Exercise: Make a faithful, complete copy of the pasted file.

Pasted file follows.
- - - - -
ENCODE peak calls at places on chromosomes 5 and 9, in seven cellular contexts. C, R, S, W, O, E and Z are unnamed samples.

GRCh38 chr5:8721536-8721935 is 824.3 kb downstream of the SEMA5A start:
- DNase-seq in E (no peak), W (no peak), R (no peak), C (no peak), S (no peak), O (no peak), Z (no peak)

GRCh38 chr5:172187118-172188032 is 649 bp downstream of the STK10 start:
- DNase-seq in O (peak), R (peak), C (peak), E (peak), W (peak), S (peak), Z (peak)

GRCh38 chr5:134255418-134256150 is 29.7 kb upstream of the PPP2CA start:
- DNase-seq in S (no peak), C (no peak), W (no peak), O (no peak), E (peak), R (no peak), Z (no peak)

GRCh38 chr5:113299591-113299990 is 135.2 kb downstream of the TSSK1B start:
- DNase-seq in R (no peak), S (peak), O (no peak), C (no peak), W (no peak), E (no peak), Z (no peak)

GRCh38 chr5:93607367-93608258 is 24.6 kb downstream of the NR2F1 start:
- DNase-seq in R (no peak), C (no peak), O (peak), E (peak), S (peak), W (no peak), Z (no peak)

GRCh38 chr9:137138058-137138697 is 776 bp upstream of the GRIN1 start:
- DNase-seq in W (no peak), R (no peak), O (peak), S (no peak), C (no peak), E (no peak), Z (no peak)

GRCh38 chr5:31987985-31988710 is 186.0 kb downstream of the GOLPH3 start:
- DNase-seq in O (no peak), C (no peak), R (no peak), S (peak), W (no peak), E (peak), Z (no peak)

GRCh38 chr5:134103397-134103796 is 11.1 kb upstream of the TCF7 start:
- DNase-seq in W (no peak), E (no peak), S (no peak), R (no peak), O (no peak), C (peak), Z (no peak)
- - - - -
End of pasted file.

ENCODE peak calls at places on chromosomes 5 and 9, in seven cellular contexts. C, R, S, W, O, E and Z are unnamed samples.

GRCh38 chr5:8721536-8721935 is 824.3 kb downstream of the SEMA5A start:
- DNase-seq in E (no peak), W (no peak), R (no peak), C (no peak), S (no peak), O (no peak), Z (no peak)

GRCh38 chr5:172187118-172188032 is 649 bp downstream of the STK10 start:
- DNase-seq in O (peak), R (peak), C (peak), E (peak), W (peak), S (peak), Z (peak)

GRCh38 chr5:134255418-134256150 is 29.7 kb upstream of the PPP2CA start:
- DNase-seq in S (no peak), C (no peak), W (no peak), O (no peak), E (peak), R (no peak), Z (no peak)

GRCh38 chr5:113299591-113299990 is 135.2 kb downstream of the TSSK1B start:
- DNase-seq in R (no peak), S (peak), O (no peak), C (no peak), W (no peak), E (no peak), Z (no peak)

GRCh38 chr5:93607367-93608258 is 24.6 kb downstream of the NR2F1 start:
- DNase-seq in R (no peak), C (no peak), O (peak), E (peak), S (peak), W (no peak), Z (no peak)

GRCh38 chr9:137138058-137138697 is 776 bp upstream of the GRIN1 start:
- DNase-seq in W (no peak), R (no peak), O (peak), S (no peak), C (no peak), E (no peak), Z (no peak)

GRCh38 chr5:31987985-31988710 is 186.0 kb downstream of the GOLPH3 start:
- DNase-seq in O (no peak), C (no peak), R (no peak), S (peak), W (no peak), E (peak), Z (no peak)

GRCh38 chr5:134103397-134103796 is 11.1 kb upstream of the TCF7 start:
- DNase-seq in W (no peak), E (no peak), S (no peak), R (no peak), O (no peak), C (peak), Z (no peak)